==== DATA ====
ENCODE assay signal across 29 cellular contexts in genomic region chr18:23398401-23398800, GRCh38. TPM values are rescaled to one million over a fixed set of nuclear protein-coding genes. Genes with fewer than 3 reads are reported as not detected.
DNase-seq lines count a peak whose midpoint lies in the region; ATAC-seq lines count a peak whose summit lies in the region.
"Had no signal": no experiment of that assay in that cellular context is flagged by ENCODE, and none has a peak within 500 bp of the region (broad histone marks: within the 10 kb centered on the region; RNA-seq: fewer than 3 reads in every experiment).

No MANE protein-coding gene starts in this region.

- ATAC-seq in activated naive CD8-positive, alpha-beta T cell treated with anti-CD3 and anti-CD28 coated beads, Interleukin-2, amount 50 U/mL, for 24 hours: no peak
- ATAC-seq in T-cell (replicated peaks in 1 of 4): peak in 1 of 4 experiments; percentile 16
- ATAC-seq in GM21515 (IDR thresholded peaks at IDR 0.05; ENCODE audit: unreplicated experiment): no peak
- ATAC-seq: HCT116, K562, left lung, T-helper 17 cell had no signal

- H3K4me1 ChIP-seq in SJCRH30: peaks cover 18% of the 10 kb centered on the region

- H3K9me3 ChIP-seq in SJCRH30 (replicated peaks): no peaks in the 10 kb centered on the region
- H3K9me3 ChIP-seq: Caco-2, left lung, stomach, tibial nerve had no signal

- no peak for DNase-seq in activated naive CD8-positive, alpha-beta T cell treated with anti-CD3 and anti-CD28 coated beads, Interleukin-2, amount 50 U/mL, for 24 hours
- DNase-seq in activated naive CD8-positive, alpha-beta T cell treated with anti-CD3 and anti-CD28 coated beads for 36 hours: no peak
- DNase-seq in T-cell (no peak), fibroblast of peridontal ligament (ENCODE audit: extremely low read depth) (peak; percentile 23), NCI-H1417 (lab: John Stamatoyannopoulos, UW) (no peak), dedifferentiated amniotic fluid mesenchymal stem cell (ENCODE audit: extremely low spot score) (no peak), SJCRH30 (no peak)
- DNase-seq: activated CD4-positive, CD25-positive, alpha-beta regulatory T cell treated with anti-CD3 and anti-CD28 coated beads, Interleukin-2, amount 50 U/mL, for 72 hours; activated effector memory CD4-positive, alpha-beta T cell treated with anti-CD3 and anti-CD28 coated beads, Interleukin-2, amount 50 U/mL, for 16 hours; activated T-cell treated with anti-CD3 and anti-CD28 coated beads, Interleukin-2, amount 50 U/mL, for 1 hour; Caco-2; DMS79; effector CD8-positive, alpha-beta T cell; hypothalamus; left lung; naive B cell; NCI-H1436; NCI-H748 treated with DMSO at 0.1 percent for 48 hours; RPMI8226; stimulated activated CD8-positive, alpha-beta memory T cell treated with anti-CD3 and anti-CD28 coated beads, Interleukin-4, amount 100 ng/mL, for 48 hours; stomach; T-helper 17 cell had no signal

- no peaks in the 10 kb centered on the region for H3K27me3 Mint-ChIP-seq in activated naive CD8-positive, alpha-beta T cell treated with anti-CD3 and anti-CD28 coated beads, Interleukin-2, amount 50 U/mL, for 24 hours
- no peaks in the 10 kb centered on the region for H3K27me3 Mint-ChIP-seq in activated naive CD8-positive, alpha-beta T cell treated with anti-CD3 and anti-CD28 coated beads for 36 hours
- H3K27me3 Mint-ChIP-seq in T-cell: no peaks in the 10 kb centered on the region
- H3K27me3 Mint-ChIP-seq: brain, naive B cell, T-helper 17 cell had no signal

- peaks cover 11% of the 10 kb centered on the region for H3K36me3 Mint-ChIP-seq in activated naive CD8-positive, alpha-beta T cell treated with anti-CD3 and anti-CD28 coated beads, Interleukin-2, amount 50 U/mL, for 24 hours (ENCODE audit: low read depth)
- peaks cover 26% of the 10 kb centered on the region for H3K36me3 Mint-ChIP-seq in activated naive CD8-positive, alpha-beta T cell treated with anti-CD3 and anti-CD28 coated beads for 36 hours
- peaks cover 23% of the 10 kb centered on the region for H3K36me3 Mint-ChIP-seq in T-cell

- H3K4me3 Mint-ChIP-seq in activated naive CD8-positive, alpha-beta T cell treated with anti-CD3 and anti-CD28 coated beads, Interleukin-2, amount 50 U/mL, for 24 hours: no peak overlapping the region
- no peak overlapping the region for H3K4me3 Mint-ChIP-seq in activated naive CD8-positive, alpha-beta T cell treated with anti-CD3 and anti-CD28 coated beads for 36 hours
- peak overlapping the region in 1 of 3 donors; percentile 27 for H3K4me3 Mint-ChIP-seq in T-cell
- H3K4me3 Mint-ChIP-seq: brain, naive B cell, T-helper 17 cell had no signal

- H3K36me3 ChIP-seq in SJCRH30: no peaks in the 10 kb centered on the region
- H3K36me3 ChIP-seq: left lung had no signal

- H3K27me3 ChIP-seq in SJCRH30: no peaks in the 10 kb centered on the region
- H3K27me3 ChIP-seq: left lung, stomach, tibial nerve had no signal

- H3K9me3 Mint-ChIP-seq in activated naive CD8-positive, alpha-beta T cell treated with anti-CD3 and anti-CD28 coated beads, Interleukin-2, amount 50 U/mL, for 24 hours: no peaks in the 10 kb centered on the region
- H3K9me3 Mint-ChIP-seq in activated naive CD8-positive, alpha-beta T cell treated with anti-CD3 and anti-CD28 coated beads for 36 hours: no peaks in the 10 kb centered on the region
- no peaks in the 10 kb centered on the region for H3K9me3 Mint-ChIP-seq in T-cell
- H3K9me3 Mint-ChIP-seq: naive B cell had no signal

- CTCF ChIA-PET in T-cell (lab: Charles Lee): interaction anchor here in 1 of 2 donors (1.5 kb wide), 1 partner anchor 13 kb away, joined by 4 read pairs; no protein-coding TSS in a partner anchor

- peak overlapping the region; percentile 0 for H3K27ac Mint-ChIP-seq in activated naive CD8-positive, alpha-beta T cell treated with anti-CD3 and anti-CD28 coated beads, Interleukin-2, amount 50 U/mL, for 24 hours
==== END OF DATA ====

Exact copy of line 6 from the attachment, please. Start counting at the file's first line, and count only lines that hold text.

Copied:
- ATAC-seq in T-cell (replicated peaks in 1 of 4): peak in 1 of 4 experiments; percentile 16